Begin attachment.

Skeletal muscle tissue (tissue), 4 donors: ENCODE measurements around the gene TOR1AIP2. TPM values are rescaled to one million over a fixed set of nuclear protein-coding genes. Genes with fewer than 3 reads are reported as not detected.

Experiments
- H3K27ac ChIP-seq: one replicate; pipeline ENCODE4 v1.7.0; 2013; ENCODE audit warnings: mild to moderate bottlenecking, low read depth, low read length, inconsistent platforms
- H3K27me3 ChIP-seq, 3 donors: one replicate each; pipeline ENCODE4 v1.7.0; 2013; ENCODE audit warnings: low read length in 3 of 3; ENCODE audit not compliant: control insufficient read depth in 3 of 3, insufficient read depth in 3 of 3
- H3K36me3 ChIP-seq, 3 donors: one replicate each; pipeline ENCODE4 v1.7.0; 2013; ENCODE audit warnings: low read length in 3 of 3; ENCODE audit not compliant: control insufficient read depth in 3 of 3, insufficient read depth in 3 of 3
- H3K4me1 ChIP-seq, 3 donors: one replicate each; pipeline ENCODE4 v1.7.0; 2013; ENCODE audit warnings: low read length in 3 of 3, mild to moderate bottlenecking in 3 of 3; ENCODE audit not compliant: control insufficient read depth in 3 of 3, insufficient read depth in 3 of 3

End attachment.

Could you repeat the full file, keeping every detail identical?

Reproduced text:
Skeletal muscle tissue (tissue), 4 donors: ENCODE measurements around the gene TOR1AIP2. TPM values are rescaled to one million over a fixed set of nuclear protein-coding genes. Genes with fewer than 3 reads are reported as not detected.

Experiments
- H3K27ac ChIP-seq: one replicate; pipeline ENCODE4 v1.7.0; 2013; ENCODE audit warnings: mild to moderate bottlenecking, low read depth, low read length, inconsistent platforms
- H3K27me3 ChIP-seq, 3 donors: one replicate each; pipeline ENCODE4 v1.7.0; 2013; ENCODE audit warnings: low read length in 3 of 3; ENCODE audit not compliant: control insufficient read depth in 3 of 3, insufficient read depth in 3 of 3
- H3K36me3 ChIP-seq, 3 donors: one replicate each; pipeline ENCODE4 v1.7.0; 2013; ENCODE audit warnings: low read length in 3 of 3; ENCODE audit not compliant: control insufficient read depth in 3 of 3, insufficient read depth in 3 of 3
- H3K4me1 ChIP-seq, 3 donors: one replicate each; pipeline ENCODE4 v1.7.0; 2013; ENCODE audit warnings: low read length in 3 of 3, mild to moderate bottlenecking in 3 of 3; ENCODE audit not compliant: control insufficient read depth in 3 of 3, insufficient read depth in 3 of 3